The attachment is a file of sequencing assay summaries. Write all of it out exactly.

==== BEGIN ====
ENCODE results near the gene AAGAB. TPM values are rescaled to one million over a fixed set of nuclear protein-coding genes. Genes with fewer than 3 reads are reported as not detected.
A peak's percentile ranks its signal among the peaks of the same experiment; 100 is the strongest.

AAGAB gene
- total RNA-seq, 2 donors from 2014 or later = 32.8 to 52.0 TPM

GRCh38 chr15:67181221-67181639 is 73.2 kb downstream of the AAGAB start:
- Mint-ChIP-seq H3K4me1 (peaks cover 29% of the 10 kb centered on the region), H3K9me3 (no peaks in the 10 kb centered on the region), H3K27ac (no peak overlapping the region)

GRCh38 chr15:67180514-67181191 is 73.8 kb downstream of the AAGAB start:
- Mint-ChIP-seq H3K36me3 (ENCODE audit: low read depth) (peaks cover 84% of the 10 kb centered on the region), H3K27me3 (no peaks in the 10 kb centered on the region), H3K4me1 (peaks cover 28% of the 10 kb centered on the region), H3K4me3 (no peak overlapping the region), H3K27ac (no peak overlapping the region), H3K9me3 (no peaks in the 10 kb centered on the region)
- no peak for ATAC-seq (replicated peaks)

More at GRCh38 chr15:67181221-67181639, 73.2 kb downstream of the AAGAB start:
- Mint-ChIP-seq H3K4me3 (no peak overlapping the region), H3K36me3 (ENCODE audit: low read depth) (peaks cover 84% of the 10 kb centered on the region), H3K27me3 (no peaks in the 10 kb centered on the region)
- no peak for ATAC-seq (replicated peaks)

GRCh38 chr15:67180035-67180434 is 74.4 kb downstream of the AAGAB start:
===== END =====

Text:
ENCODE results near the gene AAGAB. TPM values are rescaled to one million over a fixed set of nuclear protein-coding genes. Genes with fewer than 3 reads are reported as not detected.
A peak's percentile ranks its signal among the peaks of the same experiment; 100 is the strongest.

AAGAB gene
- total RNA-seq, 2 donors from 2014 or later = 32.8 to 52.0 TPM

GRCh38 chr15:67181221-67181639 is 73.2 kb downstream of the AAGAB start:
- Mint-ChIP-seq H3K4me1 (peaks cover 29% of the 10 kb centered on the region), H3K9me3 (no peaks in the 10 kb centered on the region), H3K27ac (no peak overlapping the region)

GRCh38 chr15:67180514-67181191 is 73.8 kb downstream of the AAGAB start:
- Mint-ChIP-seq H3K36me3 (ENCODE audit: low read depth) (peaks cover 84% of the 10 kb centered on the region), H3K27me3 (no peaks in the 10 kb centered on the region), H3K4me1 (peaks cover 28% of the 10 kb centered on the region), H3K4me3 (no peak overlapping the region), H3K27ac (no peak overlapping the region), H3K9me3 (no peaks in the 10 kb centered on the region)
- no peak for ATAC-seq (replicated peaks)

More at GRCh38 chr15:67181221-67181639, 73.2 kb downstream of the AAGAB start:
- Mint-ChIP-seq H3K4me3 (no peak overlapping the region), H3K36me3 (ENCODE audit: low read depth) (peaks cover 84% of the 10 kb centered on the region), H3K27me3 (no peaks in the 10 kb centered on the region)
- no peak for ATAC-seq (replicated peaks)

GRCh38 chr15:67180035-67180434 is 74.4 kb downstream of the AAGAB start: